He is known only as The Rook. A man with no name, no past, no memories. He awakens in a mass grave, a magnificent dragon tattoo on his muscled forearm the sole clue to his mysterious origins. His only hope for survival—and salvation—lies in the deep, fiery eyes of the beautiful stranger who finds him. Who nurses him back to health. And who calms the restless demons in his soul…

A LEGENDARY LOVE

Lorelei will never forget the night she rescued the broken dark angel in the woods, a devilishly handsome man who haunts her dreams to this day. Crippled as a child, she devoted herself to healing the poor tortured man. And when he left, he took a piece of her heart with him. Now, after all these years, The Rook has returned. Like a phantom, he sweeps back into her life and avenges those who wronged her. But can she trust a man who’s been branded a rebel, a thief, and a killer? And can she trust herself to resist him when he takes her in his arms?

The Duke with the Dragon Tattoo is the first book I’ve read in Kerrigan Byrne’s Victorian Rebels series. A friend was talking about it and it piqued my interest, so I downloaded it from NetGalley. We saw quite a few of the couples from previous books, but I don’t feel like I missed much by starting here. It read fine as a stand-alone.

Lorelie was crippled as a child and therefore rarely leaves the family estate. When she finds and rescues a young man who’s been beaten nearly to death, she finds sudden purpose for her life. Caring for him becomes everything to her. They fall in love, but he disappears without a trace. For 20 years she longs for him, until one day he returns. But the devilish pirate who returns to avenge her isn’t the same boy she once knew and loved…or is he?

I really loved the first half. The angst and emotion from both main characters really pulled me in, as did the suspense of who, exactly, the boy with the dragon tattoo was. Unfortunately the story lost me somewhere around the halfway point. I think I’d have liked to see less focus on the emotional aspects of the book and more on the action. I know, I know, that’s not something us romance readers generally want. But the purple prose of the love-scenes along with the heavy focus on the “L” word really pulled me out of the story. Plus, the amount of time spent on how each character was feeling made the story feel heavy and bogged down.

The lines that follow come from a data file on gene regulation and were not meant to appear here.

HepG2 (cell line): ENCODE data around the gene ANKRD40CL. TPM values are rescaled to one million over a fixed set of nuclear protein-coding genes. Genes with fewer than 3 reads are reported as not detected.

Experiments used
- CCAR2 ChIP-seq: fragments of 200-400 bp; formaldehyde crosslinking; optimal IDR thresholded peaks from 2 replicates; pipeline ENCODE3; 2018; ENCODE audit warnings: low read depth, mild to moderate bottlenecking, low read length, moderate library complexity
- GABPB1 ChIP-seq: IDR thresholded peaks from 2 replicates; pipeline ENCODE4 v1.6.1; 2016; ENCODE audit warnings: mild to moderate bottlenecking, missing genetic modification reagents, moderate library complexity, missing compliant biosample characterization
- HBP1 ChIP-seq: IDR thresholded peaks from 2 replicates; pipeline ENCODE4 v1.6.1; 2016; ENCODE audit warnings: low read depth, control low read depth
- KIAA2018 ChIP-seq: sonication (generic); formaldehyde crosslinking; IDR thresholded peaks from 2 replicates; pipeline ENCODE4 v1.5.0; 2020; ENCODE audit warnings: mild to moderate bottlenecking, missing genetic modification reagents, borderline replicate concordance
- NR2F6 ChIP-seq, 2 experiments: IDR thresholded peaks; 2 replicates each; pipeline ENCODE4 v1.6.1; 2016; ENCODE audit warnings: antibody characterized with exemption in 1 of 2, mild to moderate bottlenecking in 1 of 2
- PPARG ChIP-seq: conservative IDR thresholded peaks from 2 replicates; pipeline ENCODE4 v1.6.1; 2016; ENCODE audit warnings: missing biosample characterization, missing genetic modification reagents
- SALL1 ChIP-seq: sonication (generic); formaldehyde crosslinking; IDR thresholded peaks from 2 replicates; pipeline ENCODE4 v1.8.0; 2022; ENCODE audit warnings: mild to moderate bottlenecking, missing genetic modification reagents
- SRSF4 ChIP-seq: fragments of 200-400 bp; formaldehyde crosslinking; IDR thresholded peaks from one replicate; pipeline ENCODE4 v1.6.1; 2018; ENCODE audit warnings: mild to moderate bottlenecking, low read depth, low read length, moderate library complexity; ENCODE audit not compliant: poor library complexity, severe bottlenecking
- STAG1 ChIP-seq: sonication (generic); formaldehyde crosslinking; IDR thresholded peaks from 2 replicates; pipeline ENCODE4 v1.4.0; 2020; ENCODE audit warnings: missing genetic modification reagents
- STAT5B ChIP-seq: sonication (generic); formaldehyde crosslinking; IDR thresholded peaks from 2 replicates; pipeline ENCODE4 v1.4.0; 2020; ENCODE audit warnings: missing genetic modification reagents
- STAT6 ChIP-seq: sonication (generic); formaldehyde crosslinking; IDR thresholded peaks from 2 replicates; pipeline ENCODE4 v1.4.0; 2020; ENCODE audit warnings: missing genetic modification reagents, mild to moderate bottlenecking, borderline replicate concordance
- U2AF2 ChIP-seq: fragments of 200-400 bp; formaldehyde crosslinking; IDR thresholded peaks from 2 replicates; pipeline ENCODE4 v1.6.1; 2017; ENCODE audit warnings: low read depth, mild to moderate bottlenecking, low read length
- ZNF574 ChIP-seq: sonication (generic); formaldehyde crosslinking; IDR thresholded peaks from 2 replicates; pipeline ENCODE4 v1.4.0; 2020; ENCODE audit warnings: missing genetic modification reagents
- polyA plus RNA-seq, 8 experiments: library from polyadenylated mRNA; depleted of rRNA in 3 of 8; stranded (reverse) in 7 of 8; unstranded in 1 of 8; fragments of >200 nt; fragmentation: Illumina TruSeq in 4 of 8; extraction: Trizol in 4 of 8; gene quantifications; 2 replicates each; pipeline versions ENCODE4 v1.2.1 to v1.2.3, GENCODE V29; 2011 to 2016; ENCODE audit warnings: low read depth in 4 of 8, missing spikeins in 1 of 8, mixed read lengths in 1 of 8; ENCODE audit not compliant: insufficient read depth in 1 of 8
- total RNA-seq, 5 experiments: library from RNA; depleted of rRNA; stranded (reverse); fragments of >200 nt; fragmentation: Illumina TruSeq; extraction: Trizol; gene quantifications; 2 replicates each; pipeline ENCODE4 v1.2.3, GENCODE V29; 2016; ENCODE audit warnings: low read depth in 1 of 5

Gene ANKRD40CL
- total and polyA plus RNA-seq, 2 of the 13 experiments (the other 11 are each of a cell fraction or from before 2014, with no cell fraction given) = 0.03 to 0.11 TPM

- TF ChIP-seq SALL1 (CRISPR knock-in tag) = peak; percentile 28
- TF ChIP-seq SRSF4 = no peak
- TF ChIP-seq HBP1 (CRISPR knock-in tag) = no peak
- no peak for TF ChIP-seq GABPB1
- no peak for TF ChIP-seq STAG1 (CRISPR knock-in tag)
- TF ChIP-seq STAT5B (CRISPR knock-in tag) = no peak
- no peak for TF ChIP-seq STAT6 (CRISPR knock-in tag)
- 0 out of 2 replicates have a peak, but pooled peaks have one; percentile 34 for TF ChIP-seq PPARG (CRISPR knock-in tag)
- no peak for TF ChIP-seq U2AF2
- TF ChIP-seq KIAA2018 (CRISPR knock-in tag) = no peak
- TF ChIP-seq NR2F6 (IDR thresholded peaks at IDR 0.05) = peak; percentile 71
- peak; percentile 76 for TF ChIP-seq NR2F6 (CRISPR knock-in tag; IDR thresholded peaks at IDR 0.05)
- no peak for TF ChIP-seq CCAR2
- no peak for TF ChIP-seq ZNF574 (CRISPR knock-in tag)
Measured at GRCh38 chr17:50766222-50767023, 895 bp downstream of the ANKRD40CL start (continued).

I really loved parts of it – most notably the hero’s devotion to his lady – but I’d have liked to see more focus on the outside conflict, and more action.

3 out of 5

Victorian Rebels

three-stars


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Audiobook Review: For the Love of English by A.M. Hargrove

Posted October 16, 2018 by Holly in Reviews | 0 Comments

Audiobook Review: For the Love of English by A.M. HargroveReviewer: Holly
For the Love of English by A.M. Hargrove
Narrator: Jason Clarke, Erin Mallon
Publisher: Self-Published
Publication Date: September 15, 2016
Format: Audiobook
Source: Purchased
Point-of-View: Alternating First
Genres: Contemporary Romance
Pages: 377
Amazon | Barnes & Noble | The Ripped Bodice | Google Play Books
Goodreads
two-half-stars

From
USA Today
Bestselling Author, A.M. Hargrove, comes a New Adult, Single Dad, Sexy, Stand Alone Romance.

Single dad, Beckley Bridges, is sexy as hell. No, really, he’s the hottest thing since the sun was created. Honest to God, crack an egg on him and the thing will sizzle.So what’s the problem? He’s also a gigantic jerk. I hate the bastard. I try to avoid him at all costs. But for some reason, everywhere I go he seems to show up.

Only the real issue is his daughter, English.She’s an adorable quirky first-grader who’s the sweetest thing since iced tea.And she’s one of my students but also the love of his life.So I have to deal with him on a professional level. It’s not easy. On a scale of easy to hard, dealing with Beckley Bridges is like nails screeching across a blackboard.

But when English’s mother tries to gain custody after abandoning her on Beckley’s doorstep as an infant, he’ll do anything possible to keep English under his roof.

That’s how he ends up propositioning me.

And crazy as it sounds?


I find myself considering it.

This is a full-length novel that includes mature content not suitable younger readers.

I’m a total sucker for hot single dads. We could get into all the reasons why, but let’s just say these are my crack and leave it at that. Beck was a super hot single dad. He was intense and focused when it came to his daughter, English, and I loved how great he was when it came to being her parent. The chemistry between Beck and Sheridan was pretty thick. I liked that aspect of their relationship. I also liked how the relationship between Sheridan and English developed. I also really liked the narrators. Both did great voices and didn’t annoy me at all.

Here’s what I didn’t like:

1) The stupid contrived drama toward the middle of the book that separated the couple. It was just that, stupid and contrived. Both their reactions were over the top and the resolution was flat.
2) The even more stupid and contrived reason for them to get married in the first place. In the realm of reality, this charted somewhere around the Earth really just being a small glass ball some purple and orange alien is spinning on its finger.